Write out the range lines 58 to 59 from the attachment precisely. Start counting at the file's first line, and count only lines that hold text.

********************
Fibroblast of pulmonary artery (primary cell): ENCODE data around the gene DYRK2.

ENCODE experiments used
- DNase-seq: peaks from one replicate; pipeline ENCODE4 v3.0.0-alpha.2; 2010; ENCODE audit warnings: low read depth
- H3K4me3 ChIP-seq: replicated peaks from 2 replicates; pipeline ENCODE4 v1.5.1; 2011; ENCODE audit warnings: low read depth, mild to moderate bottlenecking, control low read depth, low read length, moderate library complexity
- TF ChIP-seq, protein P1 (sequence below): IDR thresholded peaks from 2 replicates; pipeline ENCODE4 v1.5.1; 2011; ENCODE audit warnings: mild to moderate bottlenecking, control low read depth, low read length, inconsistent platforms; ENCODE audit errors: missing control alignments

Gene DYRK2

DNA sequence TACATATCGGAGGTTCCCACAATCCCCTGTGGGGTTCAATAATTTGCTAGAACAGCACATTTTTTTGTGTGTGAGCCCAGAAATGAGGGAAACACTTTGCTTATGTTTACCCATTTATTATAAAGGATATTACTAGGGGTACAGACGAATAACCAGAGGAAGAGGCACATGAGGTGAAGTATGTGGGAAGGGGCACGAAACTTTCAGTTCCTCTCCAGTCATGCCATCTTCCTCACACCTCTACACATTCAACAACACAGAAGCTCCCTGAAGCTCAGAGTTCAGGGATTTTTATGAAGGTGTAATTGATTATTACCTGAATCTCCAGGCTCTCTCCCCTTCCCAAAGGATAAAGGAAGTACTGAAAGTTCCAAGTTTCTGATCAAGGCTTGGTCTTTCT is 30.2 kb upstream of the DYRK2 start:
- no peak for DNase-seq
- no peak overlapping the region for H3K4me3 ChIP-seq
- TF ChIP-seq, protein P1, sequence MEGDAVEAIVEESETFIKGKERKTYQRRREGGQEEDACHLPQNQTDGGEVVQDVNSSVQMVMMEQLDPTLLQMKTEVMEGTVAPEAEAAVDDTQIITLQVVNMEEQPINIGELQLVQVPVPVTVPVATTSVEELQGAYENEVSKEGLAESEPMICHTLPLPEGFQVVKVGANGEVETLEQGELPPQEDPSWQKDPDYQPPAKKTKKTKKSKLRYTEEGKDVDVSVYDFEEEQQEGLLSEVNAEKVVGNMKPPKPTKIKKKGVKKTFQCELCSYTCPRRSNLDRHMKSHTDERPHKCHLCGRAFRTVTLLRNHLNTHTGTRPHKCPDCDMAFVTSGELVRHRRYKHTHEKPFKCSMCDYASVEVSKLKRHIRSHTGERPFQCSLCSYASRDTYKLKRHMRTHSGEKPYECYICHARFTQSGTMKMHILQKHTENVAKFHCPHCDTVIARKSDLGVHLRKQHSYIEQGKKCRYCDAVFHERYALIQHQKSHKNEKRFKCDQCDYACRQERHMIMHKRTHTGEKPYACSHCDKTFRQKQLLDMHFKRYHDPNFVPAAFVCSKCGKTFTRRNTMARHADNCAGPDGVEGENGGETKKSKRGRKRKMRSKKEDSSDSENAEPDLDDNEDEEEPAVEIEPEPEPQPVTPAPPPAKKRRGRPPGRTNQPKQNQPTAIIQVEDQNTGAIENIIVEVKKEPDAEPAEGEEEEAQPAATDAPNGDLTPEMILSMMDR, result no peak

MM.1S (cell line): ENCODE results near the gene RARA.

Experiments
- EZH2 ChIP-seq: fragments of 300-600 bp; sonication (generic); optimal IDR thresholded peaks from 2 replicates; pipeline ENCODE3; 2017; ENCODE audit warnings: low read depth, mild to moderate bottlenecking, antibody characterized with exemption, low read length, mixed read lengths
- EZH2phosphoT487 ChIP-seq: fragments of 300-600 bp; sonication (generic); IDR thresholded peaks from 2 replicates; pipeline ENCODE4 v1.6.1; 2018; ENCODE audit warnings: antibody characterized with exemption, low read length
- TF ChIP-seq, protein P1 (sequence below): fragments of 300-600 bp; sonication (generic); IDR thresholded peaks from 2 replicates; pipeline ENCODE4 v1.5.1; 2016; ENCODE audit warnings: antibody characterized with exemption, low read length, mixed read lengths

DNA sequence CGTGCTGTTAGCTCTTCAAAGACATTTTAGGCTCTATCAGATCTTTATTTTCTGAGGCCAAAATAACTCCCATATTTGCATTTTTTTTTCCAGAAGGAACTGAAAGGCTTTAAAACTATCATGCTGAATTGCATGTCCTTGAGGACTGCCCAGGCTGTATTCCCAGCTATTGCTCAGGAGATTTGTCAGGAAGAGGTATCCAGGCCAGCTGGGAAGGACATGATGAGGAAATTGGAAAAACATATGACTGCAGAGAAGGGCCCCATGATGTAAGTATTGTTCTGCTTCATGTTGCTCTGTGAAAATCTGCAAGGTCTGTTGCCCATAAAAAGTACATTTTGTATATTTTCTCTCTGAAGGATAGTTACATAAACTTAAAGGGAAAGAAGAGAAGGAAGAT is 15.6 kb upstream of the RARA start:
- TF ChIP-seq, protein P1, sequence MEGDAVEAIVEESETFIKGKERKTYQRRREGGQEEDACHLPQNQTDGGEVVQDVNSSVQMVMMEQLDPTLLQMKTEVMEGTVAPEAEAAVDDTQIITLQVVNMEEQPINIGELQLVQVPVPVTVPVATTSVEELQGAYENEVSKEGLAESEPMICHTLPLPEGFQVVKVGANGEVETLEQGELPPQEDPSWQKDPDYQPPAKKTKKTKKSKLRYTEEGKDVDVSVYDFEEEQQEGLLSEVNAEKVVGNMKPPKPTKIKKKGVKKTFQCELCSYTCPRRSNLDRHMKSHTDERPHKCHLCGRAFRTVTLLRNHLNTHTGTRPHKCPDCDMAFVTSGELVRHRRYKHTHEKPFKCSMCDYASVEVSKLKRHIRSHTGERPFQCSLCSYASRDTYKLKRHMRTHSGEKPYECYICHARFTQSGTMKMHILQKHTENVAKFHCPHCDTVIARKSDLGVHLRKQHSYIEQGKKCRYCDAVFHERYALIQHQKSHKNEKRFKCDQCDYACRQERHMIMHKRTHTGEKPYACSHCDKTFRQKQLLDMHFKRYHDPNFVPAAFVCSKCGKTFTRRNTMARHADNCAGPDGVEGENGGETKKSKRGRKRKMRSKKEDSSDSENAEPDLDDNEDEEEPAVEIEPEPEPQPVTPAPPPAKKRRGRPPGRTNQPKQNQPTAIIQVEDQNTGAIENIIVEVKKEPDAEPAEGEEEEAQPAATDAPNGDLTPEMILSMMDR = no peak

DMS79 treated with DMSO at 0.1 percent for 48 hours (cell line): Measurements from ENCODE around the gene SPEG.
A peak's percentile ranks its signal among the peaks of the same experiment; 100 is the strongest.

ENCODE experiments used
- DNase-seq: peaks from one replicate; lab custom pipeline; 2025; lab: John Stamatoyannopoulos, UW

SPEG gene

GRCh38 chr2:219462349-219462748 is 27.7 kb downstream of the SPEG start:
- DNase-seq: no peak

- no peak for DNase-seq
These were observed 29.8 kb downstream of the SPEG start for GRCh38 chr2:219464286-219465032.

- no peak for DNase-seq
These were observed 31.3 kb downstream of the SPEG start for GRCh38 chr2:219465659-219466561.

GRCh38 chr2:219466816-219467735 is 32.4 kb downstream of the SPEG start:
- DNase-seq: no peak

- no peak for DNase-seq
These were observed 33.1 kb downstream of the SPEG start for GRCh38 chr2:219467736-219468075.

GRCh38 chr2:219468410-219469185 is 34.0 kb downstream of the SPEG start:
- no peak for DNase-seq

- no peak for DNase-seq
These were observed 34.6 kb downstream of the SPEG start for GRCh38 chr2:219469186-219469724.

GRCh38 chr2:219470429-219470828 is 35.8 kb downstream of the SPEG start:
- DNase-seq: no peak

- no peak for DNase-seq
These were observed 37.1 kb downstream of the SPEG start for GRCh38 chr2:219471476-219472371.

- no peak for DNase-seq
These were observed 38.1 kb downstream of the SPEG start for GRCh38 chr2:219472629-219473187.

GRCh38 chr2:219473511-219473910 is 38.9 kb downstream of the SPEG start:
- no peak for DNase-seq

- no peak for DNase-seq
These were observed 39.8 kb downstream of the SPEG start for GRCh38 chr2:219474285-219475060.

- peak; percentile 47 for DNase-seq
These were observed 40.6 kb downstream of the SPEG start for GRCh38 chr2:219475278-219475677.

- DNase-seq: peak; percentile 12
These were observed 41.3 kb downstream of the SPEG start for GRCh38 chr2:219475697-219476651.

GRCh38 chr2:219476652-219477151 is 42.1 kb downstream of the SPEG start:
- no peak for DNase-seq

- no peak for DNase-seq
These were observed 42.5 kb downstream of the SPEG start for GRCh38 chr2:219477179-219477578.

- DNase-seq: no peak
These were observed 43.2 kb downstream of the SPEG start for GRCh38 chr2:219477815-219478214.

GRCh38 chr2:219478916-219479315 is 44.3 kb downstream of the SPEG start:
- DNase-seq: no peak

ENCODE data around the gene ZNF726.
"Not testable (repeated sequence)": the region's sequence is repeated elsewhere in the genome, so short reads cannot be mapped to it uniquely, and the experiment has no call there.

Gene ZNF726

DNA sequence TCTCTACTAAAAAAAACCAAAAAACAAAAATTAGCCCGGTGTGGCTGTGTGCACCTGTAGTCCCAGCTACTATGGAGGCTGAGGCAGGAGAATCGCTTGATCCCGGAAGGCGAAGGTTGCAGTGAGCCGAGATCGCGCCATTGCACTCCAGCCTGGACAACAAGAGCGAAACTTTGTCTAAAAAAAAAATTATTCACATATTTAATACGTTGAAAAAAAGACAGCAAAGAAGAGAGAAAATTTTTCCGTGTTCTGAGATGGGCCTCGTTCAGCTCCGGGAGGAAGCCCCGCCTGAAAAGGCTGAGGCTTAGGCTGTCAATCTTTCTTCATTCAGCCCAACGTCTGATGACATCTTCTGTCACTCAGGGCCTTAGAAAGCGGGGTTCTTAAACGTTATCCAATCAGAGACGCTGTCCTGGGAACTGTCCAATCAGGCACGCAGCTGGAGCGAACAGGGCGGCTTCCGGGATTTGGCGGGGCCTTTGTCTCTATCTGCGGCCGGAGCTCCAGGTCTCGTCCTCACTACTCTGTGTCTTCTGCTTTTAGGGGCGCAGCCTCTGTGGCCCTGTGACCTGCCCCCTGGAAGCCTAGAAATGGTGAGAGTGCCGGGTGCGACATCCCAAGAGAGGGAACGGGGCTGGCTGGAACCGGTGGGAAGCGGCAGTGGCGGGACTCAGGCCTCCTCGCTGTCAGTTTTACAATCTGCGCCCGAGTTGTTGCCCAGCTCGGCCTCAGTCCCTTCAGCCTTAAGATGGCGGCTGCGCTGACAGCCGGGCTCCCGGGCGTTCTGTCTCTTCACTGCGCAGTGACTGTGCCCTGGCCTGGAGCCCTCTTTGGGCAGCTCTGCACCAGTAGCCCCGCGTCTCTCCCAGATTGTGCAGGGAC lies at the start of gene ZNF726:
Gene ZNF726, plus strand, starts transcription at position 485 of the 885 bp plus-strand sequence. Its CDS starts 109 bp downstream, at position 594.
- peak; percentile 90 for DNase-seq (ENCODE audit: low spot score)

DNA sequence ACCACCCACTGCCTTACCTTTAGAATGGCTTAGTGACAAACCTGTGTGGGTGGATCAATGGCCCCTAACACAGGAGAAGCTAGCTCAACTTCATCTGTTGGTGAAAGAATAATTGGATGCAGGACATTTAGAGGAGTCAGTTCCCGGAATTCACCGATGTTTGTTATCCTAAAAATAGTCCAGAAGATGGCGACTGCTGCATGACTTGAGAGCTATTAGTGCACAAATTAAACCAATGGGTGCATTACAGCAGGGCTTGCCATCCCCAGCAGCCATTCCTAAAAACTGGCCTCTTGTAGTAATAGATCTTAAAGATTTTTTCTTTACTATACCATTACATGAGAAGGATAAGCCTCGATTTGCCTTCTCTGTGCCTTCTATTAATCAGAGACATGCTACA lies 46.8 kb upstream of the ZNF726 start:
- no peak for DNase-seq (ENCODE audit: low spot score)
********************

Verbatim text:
- DNase-seq: no peak

ENCODE data around the gene ZNF726.